INTRODUCING MEDITATION TO PUBLIC SCHOOL. EVIDENCES OF MENTAL AND EMOTIONAL BENEFITS. PART 1
In today's article, I'd like to feature meditation applied to children. If you are familiar with meditation or have ever tried to meditate, you know that it does not take long for a mental chatter to get loud. And if you keep trying to get rid of these thoughts, they might become even louder. We are currently living in a constantly transforming reality where information flows really quickly. On a daily basis, both in visual and verbal form, we are bombarded by messages. For a mature psyche, it is possible to learn how to ignore aggressive informational attacks. The kid, whose perceptive mechanisms are still shaping, can adapt to this environment, but as a result of the process of this adaptation, he/she might develop a responsive mechanism that consists either in consuming all the information that is proposed by mass-media or in closing up. In both cases, the environment leaves children less space for interaction with each other, the world and finally but not less importantly, with themselves! Therefore, teaching meditation by infusing it into the school day as a matter, of course, may help kids to cope with their mental and emotional hurricanes.
The research on meditation and the developing brain is just starting to take off. Here are some of the benefits that research tells us meditation and mindfulness can offer kids.
One thing that parents and teachers are perpetually concerned about in kids is attention. Studies have shown that meditation can help kids to:
- have better concentration at school;
- improve attention and behavior problems;
- reduce anxiety in kids who started out with high anxiety levels;
- reduce hyperactive behaviors;
- improve concentration.
Other studies are currently underway to continue exploring the connection of meditation and children capacity to focus.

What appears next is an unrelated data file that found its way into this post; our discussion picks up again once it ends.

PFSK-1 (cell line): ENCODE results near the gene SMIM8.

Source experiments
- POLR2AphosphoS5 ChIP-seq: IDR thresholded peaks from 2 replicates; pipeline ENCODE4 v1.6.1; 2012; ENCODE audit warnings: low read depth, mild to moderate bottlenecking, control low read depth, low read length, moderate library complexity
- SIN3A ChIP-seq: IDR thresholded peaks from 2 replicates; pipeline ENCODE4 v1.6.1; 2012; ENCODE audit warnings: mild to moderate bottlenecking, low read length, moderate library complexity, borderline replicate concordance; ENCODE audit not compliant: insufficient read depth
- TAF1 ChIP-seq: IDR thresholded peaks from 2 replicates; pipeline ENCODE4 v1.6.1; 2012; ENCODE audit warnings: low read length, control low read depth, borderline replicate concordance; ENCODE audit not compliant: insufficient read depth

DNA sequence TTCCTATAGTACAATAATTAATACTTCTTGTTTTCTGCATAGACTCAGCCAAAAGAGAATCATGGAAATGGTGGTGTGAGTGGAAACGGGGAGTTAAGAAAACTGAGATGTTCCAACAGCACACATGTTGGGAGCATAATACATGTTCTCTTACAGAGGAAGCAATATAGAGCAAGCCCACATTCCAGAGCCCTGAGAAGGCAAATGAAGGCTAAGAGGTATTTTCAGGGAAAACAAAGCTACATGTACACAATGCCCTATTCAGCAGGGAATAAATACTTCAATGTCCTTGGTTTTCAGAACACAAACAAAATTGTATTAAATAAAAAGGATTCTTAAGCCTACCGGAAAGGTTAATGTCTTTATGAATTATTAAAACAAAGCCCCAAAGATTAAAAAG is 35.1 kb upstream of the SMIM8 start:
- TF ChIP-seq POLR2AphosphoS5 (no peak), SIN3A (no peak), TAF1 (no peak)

A bump in attendance and grades in school
Some scientific evidence suggests that meditation in schools may help improve grades and attendance. Alice Walton, the Forbes contributor, describes one school district in California that expanded its school day by half an hour in some of its “high-risk” schools, to build meditation into the day. As a result, the schools have reported better attendance and grades, fewer suspensions, and generally happier and less aggressive kids. Here is a scientific evidence of the correlation between meditation and a boosted intellectual and emotional capacity. According to Sara Lazar, a neuroscientist at Harward, meditation and yoga help to decrease anxiety and increase mindfulness. She conducted an 8-week experiment to explain how it really works. The control group consisted of the people who have never practiced meditation. After 8 weeks of the experiment, during which participants meditated 30 mins every day, MRI scanner evidenced growth in certain parts of the brain of participants:
- Hippocampus, the area that is responsible for learning, memory and emotional regulation;
- The temporoparietal junction that is responsible for perspective-taking, empathy, and compassion.
TO BE CONTINUED...
Photo credit: Huffington Post